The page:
Third, courts have relied on two U.S. Supreme Court cases, Farmer v. Brennan, 511 U.S. 825, 114 S.Ct. 1970, 128 L.Ed.2d 811 (1994), and Hudson v. McMillian, 503 U.S. 1, 112 S.Ct. 995, 117 L.Ed.2d 156 (1992), in which the Supreme Court has drawn distinctions between claims of excessive force and claims challenging prison conditions in the Eighth Amendment context. In Hudson v. McMillian, the Supreme Court wrote that:

  Extreme deprivations are required to make out a
  conditions-of-confinement claim. Because routine
  discomfort is part of the penalty that criminal
  offenders pay for their offenses against society,
  only those deprivations denying the minimal civilized
  measure of life's necessities are sufficiently grave
  to form the basis of an Eighth Amendment violation. .

  In the excessive force context, society's
  expectations are different. When prison officials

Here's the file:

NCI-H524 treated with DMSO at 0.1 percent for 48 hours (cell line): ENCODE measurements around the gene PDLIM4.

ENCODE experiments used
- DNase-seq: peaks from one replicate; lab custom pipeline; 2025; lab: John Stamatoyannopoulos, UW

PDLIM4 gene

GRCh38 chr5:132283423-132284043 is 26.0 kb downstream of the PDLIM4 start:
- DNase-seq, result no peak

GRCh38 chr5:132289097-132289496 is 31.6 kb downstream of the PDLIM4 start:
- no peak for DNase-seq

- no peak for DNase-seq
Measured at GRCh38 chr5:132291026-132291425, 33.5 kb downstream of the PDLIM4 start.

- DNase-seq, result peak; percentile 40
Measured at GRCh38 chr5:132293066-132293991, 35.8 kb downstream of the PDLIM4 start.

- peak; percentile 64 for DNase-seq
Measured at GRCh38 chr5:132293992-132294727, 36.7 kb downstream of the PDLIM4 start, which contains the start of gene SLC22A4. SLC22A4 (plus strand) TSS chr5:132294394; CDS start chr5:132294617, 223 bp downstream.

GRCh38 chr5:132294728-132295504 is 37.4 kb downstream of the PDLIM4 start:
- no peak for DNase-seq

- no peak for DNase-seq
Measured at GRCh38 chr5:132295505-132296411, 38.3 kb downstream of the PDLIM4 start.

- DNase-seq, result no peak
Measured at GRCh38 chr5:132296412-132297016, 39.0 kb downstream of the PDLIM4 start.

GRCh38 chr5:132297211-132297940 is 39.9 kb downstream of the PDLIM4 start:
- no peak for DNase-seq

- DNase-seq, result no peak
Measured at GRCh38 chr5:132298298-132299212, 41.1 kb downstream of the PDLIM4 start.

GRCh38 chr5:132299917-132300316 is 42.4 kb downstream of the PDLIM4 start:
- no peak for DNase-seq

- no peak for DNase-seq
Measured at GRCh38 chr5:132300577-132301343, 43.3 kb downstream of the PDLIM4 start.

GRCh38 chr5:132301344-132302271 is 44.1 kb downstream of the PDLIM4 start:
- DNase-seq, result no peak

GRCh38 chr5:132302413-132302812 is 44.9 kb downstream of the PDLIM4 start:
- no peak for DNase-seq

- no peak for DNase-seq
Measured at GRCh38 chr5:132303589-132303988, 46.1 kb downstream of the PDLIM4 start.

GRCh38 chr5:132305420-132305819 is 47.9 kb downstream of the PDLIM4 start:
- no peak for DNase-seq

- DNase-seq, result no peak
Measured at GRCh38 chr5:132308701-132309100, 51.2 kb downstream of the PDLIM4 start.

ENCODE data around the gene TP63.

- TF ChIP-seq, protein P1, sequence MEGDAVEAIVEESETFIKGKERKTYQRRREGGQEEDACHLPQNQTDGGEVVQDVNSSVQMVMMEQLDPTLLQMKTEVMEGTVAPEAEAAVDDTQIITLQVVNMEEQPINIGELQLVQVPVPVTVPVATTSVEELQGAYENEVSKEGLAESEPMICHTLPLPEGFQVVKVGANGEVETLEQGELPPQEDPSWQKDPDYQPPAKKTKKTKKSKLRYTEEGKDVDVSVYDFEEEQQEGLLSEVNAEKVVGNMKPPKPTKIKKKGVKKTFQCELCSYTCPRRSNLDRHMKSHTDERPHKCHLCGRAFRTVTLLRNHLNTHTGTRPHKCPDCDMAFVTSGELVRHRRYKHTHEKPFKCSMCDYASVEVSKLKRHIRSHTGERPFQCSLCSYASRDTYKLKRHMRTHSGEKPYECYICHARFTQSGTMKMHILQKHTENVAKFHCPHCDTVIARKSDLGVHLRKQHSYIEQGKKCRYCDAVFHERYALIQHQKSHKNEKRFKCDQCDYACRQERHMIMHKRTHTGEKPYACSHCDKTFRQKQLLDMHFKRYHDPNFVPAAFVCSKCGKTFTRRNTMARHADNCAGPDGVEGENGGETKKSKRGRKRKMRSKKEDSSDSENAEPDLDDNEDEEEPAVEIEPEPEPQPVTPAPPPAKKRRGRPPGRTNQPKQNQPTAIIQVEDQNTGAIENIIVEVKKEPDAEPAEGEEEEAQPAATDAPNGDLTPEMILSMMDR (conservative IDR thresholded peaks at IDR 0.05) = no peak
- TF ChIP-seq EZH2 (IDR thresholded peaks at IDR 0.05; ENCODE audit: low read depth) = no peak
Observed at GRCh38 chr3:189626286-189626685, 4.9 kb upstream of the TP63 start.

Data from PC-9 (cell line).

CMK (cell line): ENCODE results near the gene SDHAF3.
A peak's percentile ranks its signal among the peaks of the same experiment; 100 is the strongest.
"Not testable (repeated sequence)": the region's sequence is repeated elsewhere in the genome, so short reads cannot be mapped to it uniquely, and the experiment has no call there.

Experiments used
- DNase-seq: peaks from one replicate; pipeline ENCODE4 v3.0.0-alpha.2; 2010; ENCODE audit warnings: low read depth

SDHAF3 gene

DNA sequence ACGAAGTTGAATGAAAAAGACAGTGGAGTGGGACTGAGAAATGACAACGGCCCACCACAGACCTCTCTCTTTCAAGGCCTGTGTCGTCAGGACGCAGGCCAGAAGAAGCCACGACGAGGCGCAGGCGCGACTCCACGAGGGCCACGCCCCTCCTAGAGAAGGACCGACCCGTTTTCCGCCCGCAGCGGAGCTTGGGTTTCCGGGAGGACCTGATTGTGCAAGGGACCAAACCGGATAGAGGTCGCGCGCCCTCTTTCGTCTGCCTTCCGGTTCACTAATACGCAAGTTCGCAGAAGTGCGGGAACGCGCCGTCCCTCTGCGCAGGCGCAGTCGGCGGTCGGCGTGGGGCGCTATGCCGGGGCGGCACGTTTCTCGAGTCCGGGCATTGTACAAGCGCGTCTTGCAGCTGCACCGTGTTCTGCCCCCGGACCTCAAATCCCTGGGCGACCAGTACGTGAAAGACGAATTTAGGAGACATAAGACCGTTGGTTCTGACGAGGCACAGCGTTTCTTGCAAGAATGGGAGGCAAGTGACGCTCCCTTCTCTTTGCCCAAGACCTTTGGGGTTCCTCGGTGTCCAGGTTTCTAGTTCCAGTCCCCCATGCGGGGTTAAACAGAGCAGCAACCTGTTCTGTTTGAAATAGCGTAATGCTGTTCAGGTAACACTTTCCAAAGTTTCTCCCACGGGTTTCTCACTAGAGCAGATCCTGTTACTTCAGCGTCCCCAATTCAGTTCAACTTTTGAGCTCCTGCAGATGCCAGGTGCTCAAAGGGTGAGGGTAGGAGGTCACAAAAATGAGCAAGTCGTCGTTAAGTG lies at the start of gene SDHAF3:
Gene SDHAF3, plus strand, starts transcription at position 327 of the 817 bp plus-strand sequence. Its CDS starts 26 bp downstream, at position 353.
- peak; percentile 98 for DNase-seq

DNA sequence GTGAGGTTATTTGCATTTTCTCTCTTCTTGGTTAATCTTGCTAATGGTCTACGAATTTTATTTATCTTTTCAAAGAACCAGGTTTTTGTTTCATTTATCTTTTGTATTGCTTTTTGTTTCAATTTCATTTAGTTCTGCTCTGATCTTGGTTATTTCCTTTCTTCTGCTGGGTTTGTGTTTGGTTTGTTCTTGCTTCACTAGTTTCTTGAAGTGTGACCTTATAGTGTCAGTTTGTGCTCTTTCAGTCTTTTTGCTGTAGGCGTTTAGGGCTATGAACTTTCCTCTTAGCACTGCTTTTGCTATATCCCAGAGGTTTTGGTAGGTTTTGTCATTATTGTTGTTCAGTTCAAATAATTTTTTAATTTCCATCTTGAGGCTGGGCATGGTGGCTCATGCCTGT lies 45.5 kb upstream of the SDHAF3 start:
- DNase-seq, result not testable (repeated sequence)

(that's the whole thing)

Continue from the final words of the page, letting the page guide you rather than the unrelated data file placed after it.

maliciously and sadistically use force to cause harm,
  contemporary standards of decency always are
  violated.

Hudson, 503 U.S. at 9, 112 S.Ct. 995; see also Farmer, 511 U.S. at 832, 114 S.Ct. 1970, 128 L.Ed.2d 811 ("In its prohibition of `cruel and unusual punishments,' the Eighth Amendment places restraints on prison officials, who may not, for example, use excessive physical force against prisons. The Amendment also imposes duties on those officials who must provide humane conditions of confinement. . . ." (citation omitted)). Invoking this distinction, courts have held that the term "prison conditions" does not include claims of excessive force and that as such, these claims are excluded from the PLRA's exhaustion requirement. See Baskerville, 1998 WL 778396, at **3-4; White, 19 F. Supp.2d at 314-15; Rodriguez, 992 F. Supp. at 593; Johnson, 1998 WL 292421, at *3.